For now the Foreclosure Crisis means business as usual.
This week Wells Fargo, the second largest mortgage servicer, admitted making mistakes in 55,000 foreclosures but is not halting the foreclosure process.
Wasn't it only two weeks ago that Wells Fargo had stated that the Foreclosure Crisis is overblown and that it wasn't like other services because it ran a tight shop and hadn't engaged in bad practices such as improper affidavits, aka robo-signers?
The company described the mistakes as technical and the documents are being refiled in the 23 states where a judge's approval is needed to complete a foreclosure.
According to the Financial Times, a Wells Fargo employee said in a deposition that she signed as many as 500 foreclosure-related papers a day on behalf of the bank and that the only information she verified was whether her name and title appeared correctly. Although she signed affidavits that said she had personal knowledge of the facts regarding the sums of money which are due and owing to Wells Fargo, and those affidavits were used by the bank in foreclosure proceedings, when asked whether she checked the accuracy of the principal and interest that Wells claimed the borrower owed, a crucial step in banks legal actions to repossess homes, she responded I do not.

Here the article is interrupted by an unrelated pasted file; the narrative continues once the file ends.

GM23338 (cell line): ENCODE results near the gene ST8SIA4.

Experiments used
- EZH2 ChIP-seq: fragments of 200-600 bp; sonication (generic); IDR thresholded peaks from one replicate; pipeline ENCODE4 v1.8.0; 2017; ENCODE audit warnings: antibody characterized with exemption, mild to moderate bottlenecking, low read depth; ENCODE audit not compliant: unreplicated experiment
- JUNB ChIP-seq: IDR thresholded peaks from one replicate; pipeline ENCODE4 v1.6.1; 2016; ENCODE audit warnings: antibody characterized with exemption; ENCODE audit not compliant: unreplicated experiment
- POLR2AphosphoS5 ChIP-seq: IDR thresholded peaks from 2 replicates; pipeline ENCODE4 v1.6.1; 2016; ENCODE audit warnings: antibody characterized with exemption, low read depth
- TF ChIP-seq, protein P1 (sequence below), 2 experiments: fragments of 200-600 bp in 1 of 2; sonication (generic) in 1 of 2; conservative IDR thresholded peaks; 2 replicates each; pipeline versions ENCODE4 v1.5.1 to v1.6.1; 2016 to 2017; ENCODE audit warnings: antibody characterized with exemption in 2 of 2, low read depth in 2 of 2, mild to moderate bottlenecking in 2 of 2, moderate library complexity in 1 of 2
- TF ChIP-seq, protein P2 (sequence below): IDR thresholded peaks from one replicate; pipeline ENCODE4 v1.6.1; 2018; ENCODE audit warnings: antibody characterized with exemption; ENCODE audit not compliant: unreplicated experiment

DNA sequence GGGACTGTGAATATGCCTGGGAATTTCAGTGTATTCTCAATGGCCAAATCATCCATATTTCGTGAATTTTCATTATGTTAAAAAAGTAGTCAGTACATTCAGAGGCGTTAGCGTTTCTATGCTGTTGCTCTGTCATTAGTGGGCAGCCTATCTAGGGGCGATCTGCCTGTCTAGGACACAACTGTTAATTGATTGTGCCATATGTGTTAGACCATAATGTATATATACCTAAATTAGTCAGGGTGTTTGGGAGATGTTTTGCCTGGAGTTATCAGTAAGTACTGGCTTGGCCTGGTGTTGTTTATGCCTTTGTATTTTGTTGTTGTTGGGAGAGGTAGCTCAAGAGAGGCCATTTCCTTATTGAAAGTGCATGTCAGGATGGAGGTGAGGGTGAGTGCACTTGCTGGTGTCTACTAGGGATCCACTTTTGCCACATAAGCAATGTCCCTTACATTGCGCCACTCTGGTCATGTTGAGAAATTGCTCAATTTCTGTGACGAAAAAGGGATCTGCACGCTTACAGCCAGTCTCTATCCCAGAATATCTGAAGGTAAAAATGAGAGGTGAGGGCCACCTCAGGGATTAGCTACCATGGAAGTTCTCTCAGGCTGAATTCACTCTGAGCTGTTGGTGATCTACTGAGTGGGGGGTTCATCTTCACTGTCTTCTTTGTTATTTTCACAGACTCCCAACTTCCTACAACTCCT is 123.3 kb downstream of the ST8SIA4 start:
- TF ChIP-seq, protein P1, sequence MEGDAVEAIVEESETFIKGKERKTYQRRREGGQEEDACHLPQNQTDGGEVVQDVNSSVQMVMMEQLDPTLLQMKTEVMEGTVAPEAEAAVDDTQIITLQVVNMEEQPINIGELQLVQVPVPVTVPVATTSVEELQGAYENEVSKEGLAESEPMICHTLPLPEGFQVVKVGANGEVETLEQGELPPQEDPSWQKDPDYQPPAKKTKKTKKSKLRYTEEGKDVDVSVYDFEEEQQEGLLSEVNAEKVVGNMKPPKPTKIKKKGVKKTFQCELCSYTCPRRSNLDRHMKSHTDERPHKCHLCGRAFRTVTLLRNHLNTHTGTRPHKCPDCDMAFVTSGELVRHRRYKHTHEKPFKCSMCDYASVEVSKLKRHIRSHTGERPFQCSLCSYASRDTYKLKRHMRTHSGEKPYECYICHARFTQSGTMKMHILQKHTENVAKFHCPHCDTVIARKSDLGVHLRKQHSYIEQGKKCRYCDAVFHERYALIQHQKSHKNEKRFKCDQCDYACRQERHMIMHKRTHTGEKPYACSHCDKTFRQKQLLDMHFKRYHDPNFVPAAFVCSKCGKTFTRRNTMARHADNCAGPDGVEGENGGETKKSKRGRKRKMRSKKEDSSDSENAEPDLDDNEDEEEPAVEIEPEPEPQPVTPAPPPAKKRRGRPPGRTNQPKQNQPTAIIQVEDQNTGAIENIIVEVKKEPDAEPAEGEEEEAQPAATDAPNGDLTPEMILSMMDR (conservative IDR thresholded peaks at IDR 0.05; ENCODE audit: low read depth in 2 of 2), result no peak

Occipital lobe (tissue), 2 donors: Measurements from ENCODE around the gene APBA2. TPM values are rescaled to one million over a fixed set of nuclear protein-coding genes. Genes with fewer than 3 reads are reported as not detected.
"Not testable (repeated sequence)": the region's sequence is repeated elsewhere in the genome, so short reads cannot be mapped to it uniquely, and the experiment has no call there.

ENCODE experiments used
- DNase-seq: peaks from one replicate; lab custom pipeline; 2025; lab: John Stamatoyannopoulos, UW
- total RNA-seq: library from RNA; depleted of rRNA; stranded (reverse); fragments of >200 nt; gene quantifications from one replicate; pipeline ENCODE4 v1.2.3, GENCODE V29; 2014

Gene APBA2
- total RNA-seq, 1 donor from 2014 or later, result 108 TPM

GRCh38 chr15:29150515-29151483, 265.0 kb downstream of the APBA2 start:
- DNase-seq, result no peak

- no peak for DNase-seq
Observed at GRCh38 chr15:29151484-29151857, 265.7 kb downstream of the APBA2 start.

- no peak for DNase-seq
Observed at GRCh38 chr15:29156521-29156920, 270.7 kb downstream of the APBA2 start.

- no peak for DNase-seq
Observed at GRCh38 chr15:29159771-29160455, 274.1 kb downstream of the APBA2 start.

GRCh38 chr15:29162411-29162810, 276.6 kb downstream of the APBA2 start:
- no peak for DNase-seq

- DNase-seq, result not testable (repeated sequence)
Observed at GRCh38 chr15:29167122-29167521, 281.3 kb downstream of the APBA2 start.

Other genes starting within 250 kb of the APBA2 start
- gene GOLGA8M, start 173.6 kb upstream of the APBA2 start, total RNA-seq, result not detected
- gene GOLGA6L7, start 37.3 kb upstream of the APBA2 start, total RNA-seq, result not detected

And what is Bank of America really doing here in Washington? Auctions are being postponed but only until after the election and all foreclosure timelines are still running. So what does that mean? The clock is still ticking, the process is still taking place only the actual auction is being postponed for several weeks.
In other words, it's (almost) business as usual.